Cult of the Lamb (Switch) Review

Massive Monster’s Cult of the Lamb is striking from the start menu. The main character is a lamb who’s been sacrificed at the altar and has been resurrected by an imprisoned god called The One Who Waits, who tasked him with killing the gods who trapped him. The lamb levitates over a pentagram surrounded by candles, possessed by a black and red hat with blood-filled eyes amongst a grainy cream-colored backdrop. This is a dark looking game – if you are sensitive to religious iconography and the occult, Cult of the Lamb is not for you. This theme and tone are so intense that it became disturbing, something that I got accustomed to but has left an impression on me.

You, a lamb, ironically are the shepherd of simple followers who devote themselves to you and the cult of the red hat. They make up a small community slavishly taking on tasks like gathering wood or stone, praying to a statue of The One Who Waits, cleaning, or tending farmland. Managing the townspeople is fairly simple – gather resources, build structures, and maintain the happiness of your flock. This is done by maintaining their spiritual and physical health. Feeding them proper meals, giving a bed or tent to rest, and keeping a clean landscape are the plates you’ll spin to keep health up. You can boost faith by holding sermons, performing unlockable rituals (like sacrifices or declaring a holy day of rest), and completing expeditions successfully without dying. Those rituals are unlocked through the sermons, the faith gained there is used to unlock them via doctrines. Conversely, dying during an expedition reduces their faith. Losing enough faith makes a cult member revolt, not reverting back to normal unless they’re put in jail and re-indoctrinated. Each cult member provides devotion through prayer at a statue in the town center.

The expeditions are a string of mini dungeon crawling maps across four domains of the gods. At the start you’re equipped with a weapon and curse – the curse acts like a magic spell which costs fervor – a resource collected from fallen enemies. Most rooms will be filled with monsters, but some include a seer who offers the choice of tarot cards with perks that support your exploring and shops to swap out weapons. Each level is structured like branching paths that are followed up to the level boss. Some are another round of combat, shops, health refill pit-stops, and zones where you can rescue and indoctrinate new followers by defeating waves of monsters to save them. The final area boasts a large monster, often littering the screen with projectiles. Each zone requires completing a minimum of four times before fighting the god, and once defeated they turn into a follower. This ends up being the most effective way to increase the headcount of your cult which becomes a critical resource to get better starting weapons, more curse and tarot card options, and new items to upgrade the village with.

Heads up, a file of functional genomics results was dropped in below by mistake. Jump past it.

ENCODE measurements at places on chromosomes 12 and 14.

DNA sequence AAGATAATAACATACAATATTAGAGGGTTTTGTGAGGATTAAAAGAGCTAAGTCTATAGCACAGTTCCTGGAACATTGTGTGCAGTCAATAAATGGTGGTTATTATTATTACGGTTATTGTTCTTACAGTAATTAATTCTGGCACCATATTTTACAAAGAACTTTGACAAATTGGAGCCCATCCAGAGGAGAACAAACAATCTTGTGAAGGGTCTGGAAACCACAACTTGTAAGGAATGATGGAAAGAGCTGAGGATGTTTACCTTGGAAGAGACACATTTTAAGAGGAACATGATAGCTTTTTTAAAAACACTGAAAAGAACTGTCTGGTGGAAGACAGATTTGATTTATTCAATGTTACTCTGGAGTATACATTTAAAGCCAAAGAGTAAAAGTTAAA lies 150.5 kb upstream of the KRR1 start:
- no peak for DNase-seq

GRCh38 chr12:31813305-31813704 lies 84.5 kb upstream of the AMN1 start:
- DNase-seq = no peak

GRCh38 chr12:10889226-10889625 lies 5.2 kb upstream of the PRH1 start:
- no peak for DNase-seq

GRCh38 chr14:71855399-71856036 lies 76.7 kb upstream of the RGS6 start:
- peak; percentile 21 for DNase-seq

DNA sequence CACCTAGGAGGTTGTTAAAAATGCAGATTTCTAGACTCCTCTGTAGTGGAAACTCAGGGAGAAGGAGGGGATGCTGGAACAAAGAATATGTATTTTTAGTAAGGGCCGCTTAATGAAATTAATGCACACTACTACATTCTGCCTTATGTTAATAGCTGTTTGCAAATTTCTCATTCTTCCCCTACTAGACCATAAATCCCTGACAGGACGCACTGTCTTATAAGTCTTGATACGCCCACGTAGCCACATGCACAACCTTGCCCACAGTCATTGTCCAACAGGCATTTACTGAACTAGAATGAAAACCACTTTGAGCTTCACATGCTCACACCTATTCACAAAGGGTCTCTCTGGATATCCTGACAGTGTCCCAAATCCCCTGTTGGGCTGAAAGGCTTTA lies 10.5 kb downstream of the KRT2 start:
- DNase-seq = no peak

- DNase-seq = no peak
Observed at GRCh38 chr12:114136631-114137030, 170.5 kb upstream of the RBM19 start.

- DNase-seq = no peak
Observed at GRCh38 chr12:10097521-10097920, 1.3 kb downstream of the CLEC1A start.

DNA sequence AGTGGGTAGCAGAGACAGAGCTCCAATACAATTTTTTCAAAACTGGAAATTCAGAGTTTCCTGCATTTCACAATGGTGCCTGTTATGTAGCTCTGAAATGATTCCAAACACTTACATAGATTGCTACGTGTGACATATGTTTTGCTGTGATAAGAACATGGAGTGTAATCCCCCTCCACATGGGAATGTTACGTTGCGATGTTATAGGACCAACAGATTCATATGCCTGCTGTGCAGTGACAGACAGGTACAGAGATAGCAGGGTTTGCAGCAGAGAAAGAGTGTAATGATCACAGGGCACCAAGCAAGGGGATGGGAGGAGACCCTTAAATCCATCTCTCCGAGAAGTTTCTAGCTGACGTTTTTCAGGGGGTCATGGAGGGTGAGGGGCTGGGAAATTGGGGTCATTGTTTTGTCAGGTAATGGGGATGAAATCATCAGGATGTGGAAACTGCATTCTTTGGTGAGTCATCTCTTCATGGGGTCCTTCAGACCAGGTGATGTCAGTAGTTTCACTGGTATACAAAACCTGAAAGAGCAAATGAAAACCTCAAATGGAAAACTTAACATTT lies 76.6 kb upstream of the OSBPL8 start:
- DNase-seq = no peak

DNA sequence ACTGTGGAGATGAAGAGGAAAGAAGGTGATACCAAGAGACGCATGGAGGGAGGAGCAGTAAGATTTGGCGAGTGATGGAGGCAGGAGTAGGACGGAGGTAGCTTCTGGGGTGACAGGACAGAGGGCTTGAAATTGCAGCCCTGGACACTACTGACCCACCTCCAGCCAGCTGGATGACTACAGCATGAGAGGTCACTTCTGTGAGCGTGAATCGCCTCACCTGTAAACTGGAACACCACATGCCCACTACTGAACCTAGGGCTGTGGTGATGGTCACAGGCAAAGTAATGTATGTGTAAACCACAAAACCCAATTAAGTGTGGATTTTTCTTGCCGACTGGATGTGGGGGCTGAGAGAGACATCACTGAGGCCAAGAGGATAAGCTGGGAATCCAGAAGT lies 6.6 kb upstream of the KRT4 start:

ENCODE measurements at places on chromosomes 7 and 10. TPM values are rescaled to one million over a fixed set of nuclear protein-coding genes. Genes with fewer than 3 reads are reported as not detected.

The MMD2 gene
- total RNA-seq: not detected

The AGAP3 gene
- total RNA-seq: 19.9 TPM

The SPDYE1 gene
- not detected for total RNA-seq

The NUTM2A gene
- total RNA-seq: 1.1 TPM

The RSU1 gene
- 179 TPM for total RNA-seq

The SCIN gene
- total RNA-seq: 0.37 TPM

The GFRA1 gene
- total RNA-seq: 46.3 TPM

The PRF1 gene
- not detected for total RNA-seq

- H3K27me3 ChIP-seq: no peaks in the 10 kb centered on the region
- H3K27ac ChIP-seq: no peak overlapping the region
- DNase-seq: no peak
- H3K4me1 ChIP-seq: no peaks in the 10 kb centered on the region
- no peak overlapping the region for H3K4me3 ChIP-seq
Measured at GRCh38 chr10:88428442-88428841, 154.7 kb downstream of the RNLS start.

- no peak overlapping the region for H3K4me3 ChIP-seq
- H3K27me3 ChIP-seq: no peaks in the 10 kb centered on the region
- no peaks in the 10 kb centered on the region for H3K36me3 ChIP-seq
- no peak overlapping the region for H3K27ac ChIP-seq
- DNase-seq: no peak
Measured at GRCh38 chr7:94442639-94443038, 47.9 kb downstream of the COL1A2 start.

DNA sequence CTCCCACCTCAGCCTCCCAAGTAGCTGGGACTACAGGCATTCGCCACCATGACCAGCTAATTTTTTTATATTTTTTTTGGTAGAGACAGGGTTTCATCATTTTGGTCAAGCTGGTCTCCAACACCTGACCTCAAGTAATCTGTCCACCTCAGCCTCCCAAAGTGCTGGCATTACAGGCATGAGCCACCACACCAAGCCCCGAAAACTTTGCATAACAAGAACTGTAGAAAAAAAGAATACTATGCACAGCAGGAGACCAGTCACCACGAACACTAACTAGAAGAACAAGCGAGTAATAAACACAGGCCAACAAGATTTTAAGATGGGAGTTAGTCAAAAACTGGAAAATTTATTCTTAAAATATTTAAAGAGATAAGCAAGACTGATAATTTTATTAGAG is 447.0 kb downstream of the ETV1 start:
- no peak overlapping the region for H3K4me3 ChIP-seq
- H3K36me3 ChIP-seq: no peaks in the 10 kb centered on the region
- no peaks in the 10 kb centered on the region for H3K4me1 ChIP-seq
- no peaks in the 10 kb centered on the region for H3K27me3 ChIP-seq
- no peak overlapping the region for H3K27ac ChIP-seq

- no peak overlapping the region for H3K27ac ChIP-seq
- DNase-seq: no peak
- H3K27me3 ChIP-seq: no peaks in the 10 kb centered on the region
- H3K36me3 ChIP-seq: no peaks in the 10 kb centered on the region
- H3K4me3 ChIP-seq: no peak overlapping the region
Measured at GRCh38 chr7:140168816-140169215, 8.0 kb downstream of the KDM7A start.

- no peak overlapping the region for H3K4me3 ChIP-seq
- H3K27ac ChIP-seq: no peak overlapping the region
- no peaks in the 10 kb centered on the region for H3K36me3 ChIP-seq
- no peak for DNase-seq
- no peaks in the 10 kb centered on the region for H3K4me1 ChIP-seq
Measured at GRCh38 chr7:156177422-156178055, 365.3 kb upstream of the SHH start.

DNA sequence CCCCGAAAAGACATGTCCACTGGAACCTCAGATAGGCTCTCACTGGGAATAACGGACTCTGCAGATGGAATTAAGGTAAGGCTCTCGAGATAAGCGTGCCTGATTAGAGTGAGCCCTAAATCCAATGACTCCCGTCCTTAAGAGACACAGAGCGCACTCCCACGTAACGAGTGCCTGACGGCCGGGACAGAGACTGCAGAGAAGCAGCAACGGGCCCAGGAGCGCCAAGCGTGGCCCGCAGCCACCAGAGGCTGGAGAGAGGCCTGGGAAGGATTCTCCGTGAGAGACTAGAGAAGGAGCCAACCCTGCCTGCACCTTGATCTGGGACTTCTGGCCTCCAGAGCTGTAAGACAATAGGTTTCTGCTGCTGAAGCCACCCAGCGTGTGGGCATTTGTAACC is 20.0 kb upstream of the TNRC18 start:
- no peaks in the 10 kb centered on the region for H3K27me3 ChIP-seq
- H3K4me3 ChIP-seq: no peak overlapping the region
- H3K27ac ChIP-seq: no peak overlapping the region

The two halves separately aren’t outstanding, but it’s the marriage of the combat and activities tied to town building that help keep the game fresh. You spend just enough time in raids before having to go back to town and tend to your flock’s needs. After spending a handful of minutes making sure they’re well-fed in mind, body, & soul, you’ll have spent just enough time before it grows stale. There’s also various spots on a world map to visit that have charming characters with fun side quests or stores. A personal favorite is Crossbones – a minigame that is about matching up 3 dice in lanes while trying to prevent your opponent from doing so. It’s a simple ruleset with a surprisingly difficult set of adversaries that I might have found a lot of joy in. The most fun is when you have to spin all these plates equally, which the game encourages you to do until hitting later hours.

Cult of the Lamb’s greatest sin is its technical woes on Switch. Out the gate there were small lags/framerate dips when first transporting to either the cult or starting an expedition, and an occasional dip when combat gets frantic. The longer I played, the worse it got. Stuttering and freezing screens happened persistently, even bleeding into the most mundane tasks at your campsite. Late game, as I worked to grow my population, the game got stuck in a screen meant to let you pick attributes of an incoming convert, left watching them pray endlessly with no corrective action other than to restart the game. It’d be hilarious if not so blood boiling, and is either a measure of the game being pushed out before it’s fully baked or a sign that the Switch is long-in-the-tooth and can’t keep up. The outlook of these problems being fixed is not encouraging now removed five months from its initial release, and it cripples the entire experience.

At its best, Cult of the Lamb is a smart balancing act of dungeon crawling and base building that has just enough meat on the bones to keep the game from becoming stale. The same could be said of its style, a mixture of overly cutesy characters against the backdrop of a downright evil, darkness stained world that holds a vein of morbid humor throughout. It’s that coagulation that makes the experience so unique, if a little shallow. That said, the Switch version is so tainted by the oppressively bad technical performance that it tanks the entire experience. Don’t play it here unless it’s your only option or Massive Monster resurrects it with a patch.